Extreme secular excitation of eccentricity inside mean motion resonance
Small bodies driven into star-grazing orbits by planetary perturbations⋆
1 Laboratoire Lagrange, Université Côte d’Azur, Observatoire de la Côte d’Azur, CNRS, CS 34229 06304 Nice, France
2 Cornell Center for Astrophysics and Planetary Science, Department of Astronomy, Cornell University, Ithaca, NY 14853, USA
Received: 4 April 2017
Accepted: 1 May 2017
Context. It is well known that asteroids and comets fall into the Sun. Metal pollution of white dwarfs and transient spectroscopic signatures of young stars like β-Pic provide growing evidence that extra solar planetesimals can attain extreme orbital eccentricities and fall into their parent stars.
Aims. We aim to develop a general, implementable, semi-analytical theory of secular eccentricity excitation of small bodies (planetesimals) in mean motion resonances with an eccentric planet valid for arbitrary values of the eccentricities and including the short-range force due to General Relativity.
Methods. Our semi-analytic model for the restricted planar three-body problem does not make use of series expansion and therefore is valid for any eccentricity value and semi-major axis ratio. The model is based on the application of the adiabatic principle, which is valid when the precession period of the longitude of pericentre of the planetesimal is much longer than the libration period in the mean motion resonance. In resonances of order larger than 1 this is true except for vanishingly small eccentricities. We provide prospective users with a Mathematica notebook with implementation of the model allowing direct use.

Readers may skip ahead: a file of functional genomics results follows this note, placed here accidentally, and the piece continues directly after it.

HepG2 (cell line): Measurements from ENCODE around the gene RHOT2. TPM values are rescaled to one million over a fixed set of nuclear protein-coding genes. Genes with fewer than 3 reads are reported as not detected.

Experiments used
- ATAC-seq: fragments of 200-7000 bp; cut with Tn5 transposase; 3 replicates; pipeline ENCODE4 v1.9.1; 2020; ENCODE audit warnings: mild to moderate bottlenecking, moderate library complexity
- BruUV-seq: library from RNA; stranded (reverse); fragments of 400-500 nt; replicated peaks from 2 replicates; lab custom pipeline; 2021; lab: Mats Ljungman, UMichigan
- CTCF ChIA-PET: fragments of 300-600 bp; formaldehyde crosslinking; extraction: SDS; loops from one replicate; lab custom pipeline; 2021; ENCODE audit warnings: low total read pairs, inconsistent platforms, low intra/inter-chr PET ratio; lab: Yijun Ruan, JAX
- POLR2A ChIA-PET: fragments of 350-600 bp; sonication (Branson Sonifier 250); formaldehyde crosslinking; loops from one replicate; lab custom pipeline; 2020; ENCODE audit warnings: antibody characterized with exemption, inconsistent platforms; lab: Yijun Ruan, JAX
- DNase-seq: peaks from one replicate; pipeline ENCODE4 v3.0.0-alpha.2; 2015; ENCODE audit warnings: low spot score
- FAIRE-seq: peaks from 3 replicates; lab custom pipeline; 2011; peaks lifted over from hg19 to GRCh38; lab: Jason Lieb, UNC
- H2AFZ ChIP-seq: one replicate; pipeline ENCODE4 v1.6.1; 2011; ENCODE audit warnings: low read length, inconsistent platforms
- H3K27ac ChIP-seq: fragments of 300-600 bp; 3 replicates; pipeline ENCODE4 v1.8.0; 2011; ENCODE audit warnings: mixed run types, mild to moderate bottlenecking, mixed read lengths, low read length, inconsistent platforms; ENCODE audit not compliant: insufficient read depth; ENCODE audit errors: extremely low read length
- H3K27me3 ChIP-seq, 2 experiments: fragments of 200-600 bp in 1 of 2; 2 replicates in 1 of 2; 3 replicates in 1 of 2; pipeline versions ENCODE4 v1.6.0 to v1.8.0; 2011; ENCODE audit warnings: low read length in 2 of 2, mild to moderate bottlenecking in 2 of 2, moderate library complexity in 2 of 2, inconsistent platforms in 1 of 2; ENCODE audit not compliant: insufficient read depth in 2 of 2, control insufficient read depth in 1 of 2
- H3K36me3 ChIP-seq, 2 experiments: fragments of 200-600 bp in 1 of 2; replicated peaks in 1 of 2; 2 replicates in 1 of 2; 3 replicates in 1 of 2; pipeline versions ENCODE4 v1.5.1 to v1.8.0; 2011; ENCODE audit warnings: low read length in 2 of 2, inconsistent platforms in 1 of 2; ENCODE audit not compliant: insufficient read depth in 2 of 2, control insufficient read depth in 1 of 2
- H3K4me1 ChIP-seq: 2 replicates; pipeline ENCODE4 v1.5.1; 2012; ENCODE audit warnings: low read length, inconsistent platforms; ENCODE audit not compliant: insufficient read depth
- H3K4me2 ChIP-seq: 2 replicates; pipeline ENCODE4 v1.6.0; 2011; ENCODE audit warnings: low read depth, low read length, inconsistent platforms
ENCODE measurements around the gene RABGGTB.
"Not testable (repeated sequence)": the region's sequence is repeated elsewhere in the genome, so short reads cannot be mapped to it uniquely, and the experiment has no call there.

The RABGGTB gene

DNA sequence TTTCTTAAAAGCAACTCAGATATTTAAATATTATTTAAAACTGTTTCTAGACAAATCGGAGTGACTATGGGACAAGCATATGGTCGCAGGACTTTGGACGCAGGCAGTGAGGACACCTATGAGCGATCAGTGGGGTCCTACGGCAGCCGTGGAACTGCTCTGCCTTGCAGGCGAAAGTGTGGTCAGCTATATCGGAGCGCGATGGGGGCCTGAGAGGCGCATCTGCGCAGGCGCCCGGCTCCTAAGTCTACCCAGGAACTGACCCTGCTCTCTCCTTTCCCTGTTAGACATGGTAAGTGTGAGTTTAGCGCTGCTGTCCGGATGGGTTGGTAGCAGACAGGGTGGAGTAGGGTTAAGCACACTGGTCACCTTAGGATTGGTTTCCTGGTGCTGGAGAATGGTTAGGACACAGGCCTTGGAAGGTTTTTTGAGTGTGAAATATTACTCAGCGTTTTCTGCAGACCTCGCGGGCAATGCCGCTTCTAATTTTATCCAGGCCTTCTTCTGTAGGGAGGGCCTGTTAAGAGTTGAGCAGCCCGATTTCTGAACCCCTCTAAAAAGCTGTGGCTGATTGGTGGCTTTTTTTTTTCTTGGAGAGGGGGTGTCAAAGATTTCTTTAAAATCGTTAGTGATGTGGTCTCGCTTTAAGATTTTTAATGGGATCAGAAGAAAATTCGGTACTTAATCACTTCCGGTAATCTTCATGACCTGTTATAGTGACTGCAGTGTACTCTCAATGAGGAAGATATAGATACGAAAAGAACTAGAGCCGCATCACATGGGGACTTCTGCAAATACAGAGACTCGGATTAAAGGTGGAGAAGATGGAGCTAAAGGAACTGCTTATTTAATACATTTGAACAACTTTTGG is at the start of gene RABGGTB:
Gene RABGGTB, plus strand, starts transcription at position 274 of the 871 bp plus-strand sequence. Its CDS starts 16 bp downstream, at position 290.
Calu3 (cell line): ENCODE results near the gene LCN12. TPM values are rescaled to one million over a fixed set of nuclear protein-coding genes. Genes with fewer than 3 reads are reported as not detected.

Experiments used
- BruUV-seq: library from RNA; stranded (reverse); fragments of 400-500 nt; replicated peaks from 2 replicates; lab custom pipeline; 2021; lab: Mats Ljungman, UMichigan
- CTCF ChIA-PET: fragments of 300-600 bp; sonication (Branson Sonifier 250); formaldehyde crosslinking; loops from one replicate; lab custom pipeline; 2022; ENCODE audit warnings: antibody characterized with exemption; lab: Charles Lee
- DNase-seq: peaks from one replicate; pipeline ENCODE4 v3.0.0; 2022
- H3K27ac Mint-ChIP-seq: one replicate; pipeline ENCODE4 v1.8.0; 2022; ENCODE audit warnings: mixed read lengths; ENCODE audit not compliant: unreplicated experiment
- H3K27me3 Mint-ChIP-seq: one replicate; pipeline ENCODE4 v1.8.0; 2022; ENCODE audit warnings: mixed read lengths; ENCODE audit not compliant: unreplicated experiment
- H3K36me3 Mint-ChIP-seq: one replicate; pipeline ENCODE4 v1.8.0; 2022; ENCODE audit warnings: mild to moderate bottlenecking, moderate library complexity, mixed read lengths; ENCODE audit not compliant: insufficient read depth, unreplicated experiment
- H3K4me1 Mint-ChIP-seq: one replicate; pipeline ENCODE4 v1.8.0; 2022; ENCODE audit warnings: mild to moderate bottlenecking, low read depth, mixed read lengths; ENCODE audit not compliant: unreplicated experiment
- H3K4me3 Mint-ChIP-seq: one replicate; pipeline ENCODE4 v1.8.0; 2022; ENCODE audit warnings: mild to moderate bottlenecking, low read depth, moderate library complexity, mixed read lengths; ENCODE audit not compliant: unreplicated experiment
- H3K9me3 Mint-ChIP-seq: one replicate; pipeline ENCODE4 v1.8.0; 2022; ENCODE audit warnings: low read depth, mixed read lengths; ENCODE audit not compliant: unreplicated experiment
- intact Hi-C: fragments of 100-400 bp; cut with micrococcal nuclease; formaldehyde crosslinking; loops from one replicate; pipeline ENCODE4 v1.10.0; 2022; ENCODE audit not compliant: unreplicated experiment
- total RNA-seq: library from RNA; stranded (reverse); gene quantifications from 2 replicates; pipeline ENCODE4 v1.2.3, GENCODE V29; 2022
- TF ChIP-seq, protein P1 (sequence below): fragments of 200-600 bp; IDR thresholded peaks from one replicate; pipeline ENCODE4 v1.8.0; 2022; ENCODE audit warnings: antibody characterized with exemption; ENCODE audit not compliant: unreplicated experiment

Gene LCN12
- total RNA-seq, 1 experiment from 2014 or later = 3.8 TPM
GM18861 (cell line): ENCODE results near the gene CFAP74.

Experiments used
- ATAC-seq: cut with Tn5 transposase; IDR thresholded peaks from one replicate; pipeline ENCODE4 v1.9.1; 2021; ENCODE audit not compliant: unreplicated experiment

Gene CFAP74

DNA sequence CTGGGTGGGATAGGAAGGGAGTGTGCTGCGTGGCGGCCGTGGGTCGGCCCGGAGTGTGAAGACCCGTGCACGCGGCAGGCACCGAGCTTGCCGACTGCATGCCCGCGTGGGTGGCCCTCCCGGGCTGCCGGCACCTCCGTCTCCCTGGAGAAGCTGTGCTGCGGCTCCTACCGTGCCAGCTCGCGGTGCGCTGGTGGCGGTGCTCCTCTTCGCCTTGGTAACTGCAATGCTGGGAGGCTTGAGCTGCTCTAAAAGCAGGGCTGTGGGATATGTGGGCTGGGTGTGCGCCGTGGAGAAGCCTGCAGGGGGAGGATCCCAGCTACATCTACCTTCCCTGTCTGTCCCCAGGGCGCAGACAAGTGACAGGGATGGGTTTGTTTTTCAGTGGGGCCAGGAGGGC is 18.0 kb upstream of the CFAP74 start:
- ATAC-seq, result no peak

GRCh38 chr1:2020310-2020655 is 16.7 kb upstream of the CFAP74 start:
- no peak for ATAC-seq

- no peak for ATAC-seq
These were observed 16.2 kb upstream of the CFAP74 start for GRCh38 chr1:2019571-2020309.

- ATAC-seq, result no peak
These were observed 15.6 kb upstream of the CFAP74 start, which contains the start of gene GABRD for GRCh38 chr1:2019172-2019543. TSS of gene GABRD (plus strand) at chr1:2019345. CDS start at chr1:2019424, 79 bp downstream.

Results. We confirm that the 4:1 mean motion resonance with a moderately eccentric (e′ ≲ 0.1) planet is the most powerful one to lift the eccentricity of planetesimals from nearly circular orbits to star-grazing ones. However, if the planet is too eccentric, we find that this resonance is unable to pump the planetesimal’s eccentricity to a very high value. The inclusion of the General Relativity effect imposes a condition on the mass of the planet to drive the planetesimals into star-grazing orbits. For a planetesimal at ~ 1 AU around a solar mass star (or white dwarf), we find a threshold planetary mass of about 17 Earth masses. We finally derive an analytical formula for this critical mass.
Conclusions. Planetesimals can easily fall into the central star even in the presence of a single moderately eccentric planet, but only from the vicinity of the 4:1 mean motion resonance. For sufficiently high planetary masses the General Relativity effect does not prevent the achievement of star-grazing orbits.
Key words: celestial mechanics / planets and satellites: dynamical evolution and stability / minor planets, asteroids: general / white dwarfs / methods: analytical
The Mathematica notebook is only available at the CDS via anonymous ftp to cdsarc.u-strasbg.fr (126.96.36.199) or via http://cdsarc.u-strasbg.fr/viz-bin/qcat?J/A+A/605/A23
© ESO, 2017